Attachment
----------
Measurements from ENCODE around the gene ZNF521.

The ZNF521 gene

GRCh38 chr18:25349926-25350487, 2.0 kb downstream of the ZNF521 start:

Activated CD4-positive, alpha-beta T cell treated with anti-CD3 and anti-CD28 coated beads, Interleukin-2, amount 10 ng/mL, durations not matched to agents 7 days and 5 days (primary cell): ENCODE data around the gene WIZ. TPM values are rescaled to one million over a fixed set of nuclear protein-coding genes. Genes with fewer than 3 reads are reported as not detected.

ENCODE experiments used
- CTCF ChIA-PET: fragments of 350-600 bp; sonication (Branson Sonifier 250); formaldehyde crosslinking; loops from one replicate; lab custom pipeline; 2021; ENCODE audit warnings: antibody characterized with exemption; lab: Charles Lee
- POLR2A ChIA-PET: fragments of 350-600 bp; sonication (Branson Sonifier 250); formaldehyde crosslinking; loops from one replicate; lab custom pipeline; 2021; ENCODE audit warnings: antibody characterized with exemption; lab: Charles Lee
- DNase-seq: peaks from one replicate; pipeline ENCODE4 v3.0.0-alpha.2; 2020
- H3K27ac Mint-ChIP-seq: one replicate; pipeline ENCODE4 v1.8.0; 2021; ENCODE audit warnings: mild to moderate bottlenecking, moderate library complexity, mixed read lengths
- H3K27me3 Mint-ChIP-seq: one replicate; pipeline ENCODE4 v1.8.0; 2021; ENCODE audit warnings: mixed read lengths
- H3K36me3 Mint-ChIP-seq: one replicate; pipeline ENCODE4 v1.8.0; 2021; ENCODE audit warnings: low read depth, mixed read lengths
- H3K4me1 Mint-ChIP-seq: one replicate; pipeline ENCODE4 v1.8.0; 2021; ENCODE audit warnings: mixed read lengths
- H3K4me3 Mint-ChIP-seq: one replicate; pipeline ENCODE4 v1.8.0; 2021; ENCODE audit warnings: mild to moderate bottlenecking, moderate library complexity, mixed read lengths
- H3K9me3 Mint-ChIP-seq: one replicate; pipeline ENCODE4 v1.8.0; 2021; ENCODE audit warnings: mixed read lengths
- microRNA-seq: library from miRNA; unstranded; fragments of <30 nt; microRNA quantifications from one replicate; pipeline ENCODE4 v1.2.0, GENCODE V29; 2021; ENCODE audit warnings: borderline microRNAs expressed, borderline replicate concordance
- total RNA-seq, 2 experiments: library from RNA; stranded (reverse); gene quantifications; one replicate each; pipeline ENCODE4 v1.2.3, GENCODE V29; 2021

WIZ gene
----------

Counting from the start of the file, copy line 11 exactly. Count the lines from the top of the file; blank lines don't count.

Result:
- H3K36me3 Mint-ChIP-seq: one replicate; pipeline ENCODE4 v1.8.0; 2021; ENCODE audit warnings: low read depth, mixed read lengths